Here is yet another instance where the FBI fought very hard not to disclose documents that it was under a duty to disclose. From Tyler Durden at zero hedge.com:
Five weeks ago, House Speaker Paul Ryan accused the DOJ and FBI of “stonewalling” the House Intelligence Committee’s wide-ranging subpoena for all pertinent information about how the largely unsubstantiated “Trump dossier” played into the DOJ’s decision to launch the infamous Trump collusion investigation. At the time, the speaker said the agency was preparing to turn over the information requested by the committee, but despite his assurances, the promised documents never materialized.
Then yesterday, thanks to a series of coordinated media leaks, Nunes learned – at the same time as the broader public – about the reassignment of Peter Strzok, a senior Mueller aide who had played a critical role in the DOJ’s original collusion investigation. And before that, Strzok helped lead the FBI’s probe into Hillary Clinton’s mishandling of classified information.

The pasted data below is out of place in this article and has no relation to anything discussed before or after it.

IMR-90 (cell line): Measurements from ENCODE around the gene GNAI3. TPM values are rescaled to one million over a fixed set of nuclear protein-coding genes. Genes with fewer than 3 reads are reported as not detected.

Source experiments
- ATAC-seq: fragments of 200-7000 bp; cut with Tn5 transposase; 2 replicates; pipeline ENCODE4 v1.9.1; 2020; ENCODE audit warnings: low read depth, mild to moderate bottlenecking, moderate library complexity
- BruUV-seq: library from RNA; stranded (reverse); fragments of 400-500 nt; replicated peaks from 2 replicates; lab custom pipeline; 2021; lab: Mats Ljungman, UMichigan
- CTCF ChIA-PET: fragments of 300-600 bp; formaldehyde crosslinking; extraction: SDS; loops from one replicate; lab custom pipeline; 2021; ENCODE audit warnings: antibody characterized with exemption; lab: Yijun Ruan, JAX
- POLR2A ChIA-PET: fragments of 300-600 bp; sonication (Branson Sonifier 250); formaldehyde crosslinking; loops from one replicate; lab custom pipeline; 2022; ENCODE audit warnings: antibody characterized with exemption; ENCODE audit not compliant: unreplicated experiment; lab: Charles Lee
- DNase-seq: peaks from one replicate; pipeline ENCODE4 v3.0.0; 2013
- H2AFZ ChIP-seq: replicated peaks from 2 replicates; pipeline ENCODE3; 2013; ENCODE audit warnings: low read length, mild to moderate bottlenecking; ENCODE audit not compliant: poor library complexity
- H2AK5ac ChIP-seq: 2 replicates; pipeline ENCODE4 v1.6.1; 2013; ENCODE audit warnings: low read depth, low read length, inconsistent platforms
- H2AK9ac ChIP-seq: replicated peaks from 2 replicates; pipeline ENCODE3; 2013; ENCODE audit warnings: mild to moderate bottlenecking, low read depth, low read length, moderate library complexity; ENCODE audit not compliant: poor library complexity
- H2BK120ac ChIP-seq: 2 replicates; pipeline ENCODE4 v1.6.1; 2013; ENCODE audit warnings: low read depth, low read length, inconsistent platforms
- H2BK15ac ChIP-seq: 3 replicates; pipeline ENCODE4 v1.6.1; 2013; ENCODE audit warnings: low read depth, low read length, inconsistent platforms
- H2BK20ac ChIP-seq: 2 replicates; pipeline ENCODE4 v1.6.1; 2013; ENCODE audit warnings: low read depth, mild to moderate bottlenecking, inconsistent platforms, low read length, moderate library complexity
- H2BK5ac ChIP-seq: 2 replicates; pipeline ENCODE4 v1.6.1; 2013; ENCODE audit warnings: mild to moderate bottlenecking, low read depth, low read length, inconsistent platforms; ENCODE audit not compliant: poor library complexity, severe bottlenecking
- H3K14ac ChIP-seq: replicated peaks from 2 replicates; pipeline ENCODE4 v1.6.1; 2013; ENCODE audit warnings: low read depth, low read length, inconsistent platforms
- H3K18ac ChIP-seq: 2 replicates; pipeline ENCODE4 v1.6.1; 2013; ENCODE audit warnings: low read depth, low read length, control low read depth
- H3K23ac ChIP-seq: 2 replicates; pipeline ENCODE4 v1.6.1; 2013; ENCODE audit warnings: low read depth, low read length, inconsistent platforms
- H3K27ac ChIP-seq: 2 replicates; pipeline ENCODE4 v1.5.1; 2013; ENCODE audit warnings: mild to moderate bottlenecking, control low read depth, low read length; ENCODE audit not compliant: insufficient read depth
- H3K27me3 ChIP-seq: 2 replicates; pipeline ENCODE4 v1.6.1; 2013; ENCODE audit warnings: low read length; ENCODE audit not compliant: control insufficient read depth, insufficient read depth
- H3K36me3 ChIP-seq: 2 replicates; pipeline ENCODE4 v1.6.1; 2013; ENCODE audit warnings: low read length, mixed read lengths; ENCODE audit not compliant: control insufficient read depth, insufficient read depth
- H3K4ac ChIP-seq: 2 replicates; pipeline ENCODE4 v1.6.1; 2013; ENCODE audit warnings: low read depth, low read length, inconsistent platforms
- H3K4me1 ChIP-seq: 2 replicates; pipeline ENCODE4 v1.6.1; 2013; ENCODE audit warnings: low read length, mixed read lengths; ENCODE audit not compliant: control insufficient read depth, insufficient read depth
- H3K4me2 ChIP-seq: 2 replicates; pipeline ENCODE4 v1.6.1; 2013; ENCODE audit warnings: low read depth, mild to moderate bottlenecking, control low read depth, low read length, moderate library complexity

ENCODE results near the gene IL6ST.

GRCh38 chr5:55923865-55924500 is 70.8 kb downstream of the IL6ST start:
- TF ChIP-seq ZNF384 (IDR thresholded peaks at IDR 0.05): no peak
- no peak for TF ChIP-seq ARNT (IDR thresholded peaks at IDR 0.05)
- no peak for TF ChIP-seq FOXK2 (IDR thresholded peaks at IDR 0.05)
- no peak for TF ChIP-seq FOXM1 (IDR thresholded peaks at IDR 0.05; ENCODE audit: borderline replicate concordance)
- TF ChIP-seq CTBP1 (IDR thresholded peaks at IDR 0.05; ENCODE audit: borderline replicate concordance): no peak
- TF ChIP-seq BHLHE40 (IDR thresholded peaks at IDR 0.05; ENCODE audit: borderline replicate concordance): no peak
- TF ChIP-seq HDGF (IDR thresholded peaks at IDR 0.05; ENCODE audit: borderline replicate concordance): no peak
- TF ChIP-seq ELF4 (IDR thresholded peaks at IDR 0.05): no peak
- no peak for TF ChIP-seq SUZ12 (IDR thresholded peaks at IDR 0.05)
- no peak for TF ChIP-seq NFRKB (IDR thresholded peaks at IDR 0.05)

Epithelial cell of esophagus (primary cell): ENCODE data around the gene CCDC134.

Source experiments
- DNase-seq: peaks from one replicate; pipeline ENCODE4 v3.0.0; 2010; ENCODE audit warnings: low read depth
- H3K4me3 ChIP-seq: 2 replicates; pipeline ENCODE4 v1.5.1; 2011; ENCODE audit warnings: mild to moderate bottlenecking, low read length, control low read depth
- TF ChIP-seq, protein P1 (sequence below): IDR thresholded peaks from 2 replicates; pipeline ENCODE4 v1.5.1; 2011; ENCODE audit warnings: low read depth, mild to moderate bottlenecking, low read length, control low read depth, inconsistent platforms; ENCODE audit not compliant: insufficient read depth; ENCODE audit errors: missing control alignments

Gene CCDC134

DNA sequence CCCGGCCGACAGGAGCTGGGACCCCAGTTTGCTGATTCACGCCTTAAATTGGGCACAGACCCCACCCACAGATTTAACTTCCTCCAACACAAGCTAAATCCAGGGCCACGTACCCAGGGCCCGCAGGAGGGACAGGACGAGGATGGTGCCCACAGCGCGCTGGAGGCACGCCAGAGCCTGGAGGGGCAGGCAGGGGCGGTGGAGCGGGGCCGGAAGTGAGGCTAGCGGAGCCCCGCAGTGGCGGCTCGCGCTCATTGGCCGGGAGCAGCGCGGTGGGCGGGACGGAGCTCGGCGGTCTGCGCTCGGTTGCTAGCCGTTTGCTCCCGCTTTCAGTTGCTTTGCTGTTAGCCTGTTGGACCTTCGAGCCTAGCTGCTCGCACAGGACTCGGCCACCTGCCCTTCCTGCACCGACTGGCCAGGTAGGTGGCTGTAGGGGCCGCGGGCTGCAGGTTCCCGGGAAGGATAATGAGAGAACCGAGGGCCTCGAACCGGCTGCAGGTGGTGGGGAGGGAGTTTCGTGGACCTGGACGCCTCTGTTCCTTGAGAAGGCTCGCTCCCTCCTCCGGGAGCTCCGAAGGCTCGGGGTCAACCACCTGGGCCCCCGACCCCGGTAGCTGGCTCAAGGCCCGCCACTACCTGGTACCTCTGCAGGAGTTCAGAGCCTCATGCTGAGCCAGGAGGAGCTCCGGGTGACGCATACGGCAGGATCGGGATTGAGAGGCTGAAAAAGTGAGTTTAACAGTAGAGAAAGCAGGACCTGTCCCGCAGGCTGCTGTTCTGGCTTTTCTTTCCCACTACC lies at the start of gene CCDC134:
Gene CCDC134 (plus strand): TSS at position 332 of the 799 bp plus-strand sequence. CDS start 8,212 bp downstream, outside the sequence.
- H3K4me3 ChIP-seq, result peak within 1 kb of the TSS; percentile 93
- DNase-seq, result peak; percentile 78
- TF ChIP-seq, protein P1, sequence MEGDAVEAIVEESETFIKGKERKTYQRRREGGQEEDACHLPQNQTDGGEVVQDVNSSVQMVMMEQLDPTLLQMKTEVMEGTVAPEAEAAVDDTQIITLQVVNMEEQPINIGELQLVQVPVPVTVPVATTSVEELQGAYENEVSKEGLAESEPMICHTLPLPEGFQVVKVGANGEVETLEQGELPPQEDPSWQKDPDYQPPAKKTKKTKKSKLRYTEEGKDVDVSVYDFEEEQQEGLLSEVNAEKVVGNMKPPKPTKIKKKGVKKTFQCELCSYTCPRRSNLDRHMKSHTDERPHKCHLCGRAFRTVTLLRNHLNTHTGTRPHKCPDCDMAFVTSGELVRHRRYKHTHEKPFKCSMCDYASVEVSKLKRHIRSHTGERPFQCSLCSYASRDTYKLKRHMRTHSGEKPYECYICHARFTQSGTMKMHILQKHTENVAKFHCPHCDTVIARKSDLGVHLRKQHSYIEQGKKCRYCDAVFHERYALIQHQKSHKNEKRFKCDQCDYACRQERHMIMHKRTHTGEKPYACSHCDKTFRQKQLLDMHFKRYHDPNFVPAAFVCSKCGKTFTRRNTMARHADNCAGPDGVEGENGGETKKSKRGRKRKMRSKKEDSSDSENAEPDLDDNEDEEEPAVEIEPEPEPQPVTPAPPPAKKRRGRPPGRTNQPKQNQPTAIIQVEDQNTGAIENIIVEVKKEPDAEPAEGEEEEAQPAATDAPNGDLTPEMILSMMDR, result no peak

As it turns out, the agent had been reassigned for expressing anti-Trump sentiments in a series of text messages to FBI attorney Lisa Page while the two were having an affair. The bureau, it appears, had willfully tried to conceal this fact from Nunes and his committee.
Upon being blindsided with this information and publicly embarassed, the Intel committee chairman was understandably less than pleased. So in a statement issued Sunday, Nunes announced a serious escalation: His committee, he said, is preparing to hold Andrew McCabe and assistant AG Rod Rosenstein in contempt for the DOJ’s failure to comply with Nunes’s subpoena.
Strzok was reassigned in July, shortly before Nunes issued the request for the bureau to turn over all documents relating to the Trump dossier. In a transparent attempt to save face, the bureau contacted Nnes shortly after the Strzok news broke on Saturday to say they were ready to comply with the subpoena. But Nunes rightly repudiated this offer, saying it was too little, too late. He laid out his argument for preparing the order of contempt in a statement released Sunday offering details of the committee’s unsuccessful push to convince the FBI to turn over the documents it had requested.